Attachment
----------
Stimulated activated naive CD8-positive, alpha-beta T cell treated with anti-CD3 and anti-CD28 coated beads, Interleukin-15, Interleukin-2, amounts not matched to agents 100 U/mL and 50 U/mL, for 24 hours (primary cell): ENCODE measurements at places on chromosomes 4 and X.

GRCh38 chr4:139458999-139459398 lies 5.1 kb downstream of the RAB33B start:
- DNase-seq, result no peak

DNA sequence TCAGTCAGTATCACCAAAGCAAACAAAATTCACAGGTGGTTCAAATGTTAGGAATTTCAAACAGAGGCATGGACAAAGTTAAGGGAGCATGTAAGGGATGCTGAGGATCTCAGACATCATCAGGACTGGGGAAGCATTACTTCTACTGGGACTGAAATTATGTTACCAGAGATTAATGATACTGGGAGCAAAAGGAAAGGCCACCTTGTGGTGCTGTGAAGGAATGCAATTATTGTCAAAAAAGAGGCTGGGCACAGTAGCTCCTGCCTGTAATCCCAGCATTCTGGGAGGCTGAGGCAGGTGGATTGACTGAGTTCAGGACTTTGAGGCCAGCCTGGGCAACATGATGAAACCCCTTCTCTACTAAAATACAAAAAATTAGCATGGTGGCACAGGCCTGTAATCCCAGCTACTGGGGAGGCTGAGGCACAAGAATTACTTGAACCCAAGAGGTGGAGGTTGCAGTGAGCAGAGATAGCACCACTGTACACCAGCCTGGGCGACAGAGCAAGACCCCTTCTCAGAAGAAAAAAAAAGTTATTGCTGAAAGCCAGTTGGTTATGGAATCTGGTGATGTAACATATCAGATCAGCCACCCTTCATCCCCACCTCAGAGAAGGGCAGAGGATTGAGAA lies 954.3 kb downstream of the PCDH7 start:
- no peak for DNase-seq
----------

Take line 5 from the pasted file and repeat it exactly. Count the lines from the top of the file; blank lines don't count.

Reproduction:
- no peak for DNase-seq